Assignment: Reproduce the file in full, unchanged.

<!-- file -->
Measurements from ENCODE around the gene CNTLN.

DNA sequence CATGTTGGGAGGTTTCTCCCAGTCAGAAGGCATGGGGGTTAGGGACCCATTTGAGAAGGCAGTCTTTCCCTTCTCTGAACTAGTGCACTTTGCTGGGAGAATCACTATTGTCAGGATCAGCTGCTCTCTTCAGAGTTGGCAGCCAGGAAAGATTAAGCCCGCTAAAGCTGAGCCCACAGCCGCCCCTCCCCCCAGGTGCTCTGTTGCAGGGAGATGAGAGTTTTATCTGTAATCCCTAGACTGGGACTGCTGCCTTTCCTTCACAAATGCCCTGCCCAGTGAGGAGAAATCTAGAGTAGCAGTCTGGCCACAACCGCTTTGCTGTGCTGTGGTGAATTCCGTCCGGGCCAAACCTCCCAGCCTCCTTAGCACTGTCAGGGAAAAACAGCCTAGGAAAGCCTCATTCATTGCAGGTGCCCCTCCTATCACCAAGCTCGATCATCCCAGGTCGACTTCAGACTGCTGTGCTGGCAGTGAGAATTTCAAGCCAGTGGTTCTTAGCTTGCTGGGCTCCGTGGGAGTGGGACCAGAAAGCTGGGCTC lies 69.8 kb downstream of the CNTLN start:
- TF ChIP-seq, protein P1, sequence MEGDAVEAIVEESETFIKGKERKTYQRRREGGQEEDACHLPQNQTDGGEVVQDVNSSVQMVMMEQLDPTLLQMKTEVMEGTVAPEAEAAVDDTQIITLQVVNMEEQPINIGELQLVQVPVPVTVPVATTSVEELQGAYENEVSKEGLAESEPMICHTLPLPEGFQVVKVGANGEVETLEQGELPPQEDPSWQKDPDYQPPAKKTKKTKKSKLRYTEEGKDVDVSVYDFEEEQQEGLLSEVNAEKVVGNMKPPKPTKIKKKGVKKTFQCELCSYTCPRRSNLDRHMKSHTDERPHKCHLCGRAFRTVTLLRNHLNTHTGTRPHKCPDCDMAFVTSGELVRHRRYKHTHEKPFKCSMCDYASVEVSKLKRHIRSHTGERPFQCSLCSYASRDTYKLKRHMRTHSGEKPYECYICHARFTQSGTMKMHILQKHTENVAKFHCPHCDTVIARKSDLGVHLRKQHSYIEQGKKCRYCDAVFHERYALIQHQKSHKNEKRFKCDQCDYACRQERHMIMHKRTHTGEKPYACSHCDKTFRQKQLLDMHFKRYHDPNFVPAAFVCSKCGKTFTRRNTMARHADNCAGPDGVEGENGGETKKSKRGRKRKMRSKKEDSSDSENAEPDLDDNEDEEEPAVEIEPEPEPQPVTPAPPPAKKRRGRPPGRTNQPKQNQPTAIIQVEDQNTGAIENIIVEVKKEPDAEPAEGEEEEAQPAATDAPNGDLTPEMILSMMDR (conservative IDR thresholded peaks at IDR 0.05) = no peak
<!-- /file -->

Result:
Measurements from ENCODE around the gene CNTLN.

DNA sequence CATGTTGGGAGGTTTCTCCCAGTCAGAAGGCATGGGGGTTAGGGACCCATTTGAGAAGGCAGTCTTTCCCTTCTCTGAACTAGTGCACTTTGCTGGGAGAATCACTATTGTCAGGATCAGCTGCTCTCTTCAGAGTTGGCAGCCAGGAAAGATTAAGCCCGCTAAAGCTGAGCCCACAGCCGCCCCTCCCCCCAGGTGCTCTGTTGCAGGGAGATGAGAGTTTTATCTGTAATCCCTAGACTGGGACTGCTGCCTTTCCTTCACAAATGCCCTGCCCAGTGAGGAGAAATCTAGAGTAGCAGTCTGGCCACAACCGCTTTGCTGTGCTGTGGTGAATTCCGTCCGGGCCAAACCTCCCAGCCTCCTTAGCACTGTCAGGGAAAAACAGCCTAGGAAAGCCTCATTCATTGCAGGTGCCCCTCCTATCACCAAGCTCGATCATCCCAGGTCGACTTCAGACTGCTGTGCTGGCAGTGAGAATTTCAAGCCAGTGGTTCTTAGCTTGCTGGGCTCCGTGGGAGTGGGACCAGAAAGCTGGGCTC lies 69.8 kb downstream of the CNTLN start:
- TF ChIP-seq, protein P1, sequence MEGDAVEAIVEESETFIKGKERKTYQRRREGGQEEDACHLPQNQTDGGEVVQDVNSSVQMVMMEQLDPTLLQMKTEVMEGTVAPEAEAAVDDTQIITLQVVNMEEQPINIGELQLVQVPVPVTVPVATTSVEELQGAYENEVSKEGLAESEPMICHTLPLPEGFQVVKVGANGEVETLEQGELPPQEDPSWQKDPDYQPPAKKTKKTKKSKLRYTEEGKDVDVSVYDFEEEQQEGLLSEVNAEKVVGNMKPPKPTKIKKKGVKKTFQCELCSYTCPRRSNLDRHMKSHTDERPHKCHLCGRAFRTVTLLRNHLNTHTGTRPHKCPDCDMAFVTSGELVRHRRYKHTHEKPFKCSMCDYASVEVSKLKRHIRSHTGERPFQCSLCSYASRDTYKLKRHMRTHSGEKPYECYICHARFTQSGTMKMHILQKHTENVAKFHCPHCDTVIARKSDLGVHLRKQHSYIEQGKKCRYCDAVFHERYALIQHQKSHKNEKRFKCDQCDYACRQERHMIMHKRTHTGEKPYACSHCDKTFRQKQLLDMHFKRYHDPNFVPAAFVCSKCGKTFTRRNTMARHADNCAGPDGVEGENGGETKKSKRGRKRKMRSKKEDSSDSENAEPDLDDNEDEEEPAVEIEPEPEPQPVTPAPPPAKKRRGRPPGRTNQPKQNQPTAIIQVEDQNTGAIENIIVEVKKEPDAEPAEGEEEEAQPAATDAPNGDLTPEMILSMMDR (conservative IDR thresholded peaks at IDR 0.05) = no peak